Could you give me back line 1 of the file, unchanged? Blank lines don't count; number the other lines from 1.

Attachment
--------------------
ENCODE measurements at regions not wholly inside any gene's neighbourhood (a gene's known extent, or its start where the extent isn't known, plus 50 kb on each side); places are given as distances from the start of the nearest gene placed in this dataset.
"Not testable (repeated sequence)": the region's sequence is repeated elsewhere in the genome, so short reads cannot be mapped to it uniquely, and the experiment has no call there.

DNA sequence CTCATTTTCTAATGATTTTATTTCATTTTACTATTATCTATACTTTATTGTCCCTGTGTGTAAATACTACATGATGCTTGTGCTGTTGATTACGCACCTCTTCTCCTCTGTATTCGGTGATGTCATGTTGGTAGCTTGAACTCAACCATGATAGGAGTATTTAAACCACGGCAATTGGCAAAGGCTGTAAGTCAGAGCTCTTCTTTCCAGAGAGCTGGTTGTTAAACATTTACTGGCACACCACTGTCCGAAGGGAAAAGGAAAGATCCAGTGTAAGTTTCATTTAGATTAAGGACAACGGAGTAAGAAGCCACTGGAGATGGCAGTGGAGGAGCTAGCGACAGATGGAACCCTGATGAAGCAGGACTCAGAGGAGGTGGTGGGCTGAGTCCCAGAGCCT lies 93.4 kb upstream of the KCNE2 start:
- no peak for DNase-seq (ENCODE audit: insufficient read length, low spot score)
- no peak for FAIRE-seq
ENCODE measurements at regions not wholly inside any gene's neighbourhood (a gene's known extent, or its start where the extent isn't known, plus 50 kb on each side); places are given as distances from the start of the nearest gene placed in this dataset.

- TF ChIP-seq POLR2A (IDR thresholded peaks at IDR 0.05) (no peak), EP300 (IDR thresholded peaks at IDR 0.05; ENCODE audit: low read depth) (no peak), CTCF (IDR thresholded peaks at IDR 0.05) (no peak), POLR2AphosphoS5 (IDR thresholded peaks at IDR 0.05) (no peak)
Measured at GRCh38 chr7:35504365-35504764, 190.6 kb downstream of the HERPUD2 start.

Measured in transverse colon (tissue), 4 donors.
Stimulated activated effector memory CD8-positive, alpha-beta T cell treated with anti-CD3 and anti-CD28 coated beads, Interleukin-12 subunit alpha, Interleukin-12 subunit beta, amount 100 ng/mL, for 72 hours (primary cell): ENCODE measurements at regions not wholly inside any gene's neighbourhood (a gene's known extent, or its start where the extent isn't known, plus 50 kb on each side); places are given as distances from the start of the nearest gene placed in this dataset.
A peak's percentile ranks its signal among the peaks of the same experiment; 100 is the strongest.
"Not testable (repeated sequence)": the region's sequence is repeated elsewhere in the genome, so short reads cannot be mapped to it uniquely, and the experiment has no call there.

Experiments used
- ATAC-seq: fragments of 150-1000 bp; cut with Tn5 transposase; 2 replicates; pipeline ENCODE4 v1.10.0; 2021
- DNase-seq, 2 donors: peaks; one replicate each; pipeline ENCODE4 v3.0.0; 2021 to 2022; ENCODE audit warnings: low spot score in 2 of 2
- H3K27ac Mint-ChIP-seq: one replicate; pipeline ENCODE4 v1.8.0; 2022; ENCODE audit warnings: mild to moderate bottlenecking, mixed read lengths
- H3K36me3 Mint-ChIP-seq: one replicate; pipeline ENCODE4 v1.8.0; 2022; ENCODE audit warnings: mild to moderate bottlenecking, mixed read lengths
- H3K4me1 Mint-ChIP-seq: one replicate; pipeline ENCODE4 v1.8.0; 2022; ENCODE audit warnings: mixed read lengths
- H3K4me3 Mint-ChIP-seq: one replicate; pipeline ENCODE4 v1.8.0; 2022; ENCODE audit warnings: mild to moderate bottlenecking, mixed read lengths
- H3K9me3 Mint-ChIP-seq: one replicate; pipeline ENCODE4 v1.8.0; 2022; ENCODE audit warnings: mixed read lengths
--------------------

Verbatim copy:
ENCODE measurements at regions not wholly inside any gene's neighbourhood (a gene's known extent, or its start where the extent isn't known, plus 50 kb on each side); places are given as distances from the start of the nearest gene placed in this dataset.